Most antique books are treasured, restored and protected. Nowadays however the role of the traditional book has changed to a certain degree – we read on a screen and some of us use old classic looking books as a decoration. An attempt, I guess, to bring some stateliness to our ever changing environment.

Few of us realize that one particular brand of publication is destroyed every day, even today. Not because of any religious, political or other controversial information they might contain, but simply because of their beautiful engravings.

Cut, framed, scrap booked they disappear with increasing rate.

We refer to the everyday men and women’s publications, the forefathers to our modern magazines and everyday domestic help books.

They appeared in more familiar to us from in mid 1700’s with the publication of “Lady’s Magazine” and the “Gentleman’s Magazine”

Lady’s Magazine for example, among other useful information contained fashion plates. An engraving depicting the latest fashions from Paris and London. The plates published were hand coloured for each and every copy distributed.

By mid 1800’s such ladies periodicals were at their height, but with the onset of 1900’s most fashion magazines contained not hand coloured engravings, but chromatographs – simplified, less glamorous versions of the fashion plates of the 1870’s.

All starts to fall apart right from the start …literally. The plates are frequently removed from the issues they arrived with to be framed or taken to seamstresses. Even thought the magazines are issued in the thousands limited number of fashion plates survive today.  Only those who paid extra (double in most cases) received coloured fashion plates  to begin with, after that, many are destroyed by light and handling. In some cases the lady would opt to keep the plates with the issues they have arrived, and have them bound in volumes at the end of the year. These are the best and rare examples of fashion books that we can find today. Those of us lucky enough to have seen such books in person would agree that they are breathtakingly beautiful.

With today’s ease of printing few of us realize the effort needed to create such hand colouring. Time, patience and precision were essential to create thousands of engravings looking virtually the same. In reality each and every individual fashion plate is an original – reflecting the skill of the colorist.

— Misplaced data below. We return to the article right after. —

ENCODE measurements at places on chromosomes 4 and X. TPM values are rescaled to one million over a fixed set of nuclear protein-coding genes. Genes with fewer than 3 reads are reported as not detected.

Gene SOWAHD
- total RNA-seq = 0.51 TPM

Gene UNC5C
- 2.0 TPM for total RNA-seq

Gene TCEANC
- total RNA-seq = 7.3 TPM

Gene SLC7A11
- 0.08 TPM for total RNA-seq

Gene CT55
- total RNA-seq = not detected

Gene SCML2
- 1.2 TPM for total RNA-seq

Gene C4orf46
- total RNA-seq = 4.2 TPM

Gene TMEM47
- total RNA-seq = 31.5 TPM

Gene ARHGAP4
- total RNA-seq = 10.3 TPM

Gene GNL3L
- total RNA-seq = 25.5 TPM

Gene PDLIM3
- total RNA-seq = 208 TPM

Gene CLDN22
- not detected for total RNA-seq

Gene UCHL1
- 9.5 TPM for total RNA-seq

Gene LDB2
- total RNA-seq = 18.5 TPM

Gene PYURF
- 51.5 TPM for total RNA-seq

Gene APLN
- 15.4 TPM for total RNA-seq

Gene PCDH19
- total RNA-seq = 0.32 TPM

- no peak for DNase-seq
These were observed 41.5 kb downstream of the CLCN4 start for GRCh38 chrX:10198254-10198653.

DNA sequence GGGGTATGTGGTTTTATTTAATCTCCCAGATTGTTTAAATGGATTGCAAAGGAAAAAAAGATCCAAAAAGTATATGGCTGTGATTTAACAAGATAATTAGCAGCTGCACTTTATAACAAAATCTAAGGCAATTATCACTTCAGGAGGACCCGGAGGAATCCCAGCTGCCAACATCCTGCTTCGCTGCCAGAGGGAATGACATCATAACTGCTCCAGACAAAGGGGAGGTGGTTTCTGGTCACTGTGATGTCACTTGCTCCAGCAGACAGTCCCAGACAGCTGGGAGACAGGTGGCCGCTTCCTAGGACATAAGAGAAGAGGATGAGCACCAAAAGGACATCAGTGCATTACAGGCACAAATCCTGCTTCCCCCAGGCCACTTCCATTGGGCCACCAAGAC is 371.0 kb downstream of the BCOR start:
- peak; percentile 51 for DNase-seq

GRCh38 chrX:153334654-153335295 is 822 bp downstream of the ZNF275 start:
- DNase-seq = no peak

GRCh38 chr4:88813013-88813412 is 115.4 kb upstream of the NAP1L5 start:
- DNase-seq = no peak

By the time the 1960’s came along huge numbers of the surviving bound fashion volumes are taken apart. The fashion plates are removed and sold individually as prints to be framed. The prints are often cut, and destroyed by light and air pollution.

To come to the point whether respected or not, such publications are valuable records of the of the everyday life of our ancestors. Fashion, furniture, toys, everyday care for the children, home, garden and much more can be found on their pages.


such books are the main focus of our collection. Before they disappear completely we would like to unite the fragmented knowledge that exists in printed books and on-line sources. To create repository preserving and showcasing the beauty and the elegance contained in them.


Join us in our effort to compile a pictorial archive of Regency, Victorian and Edwardian period prints and periodicals.

If you have information, or own publications from those times, we would be happy if you share with us the title and year of publishing. If you are willing to sell your collection, we can assess the condition and the value of your item and offer you a fair price.

If you have a collection of prints but do not want to part with it – we would love to add the digital images to our pictorial archive and include the owner’s name in the  image credits.

Please contact us to discuss the details by emailing us at


Our products are created using originals in our possession. We use the proceeds from our sales to fund the new additions to the archive.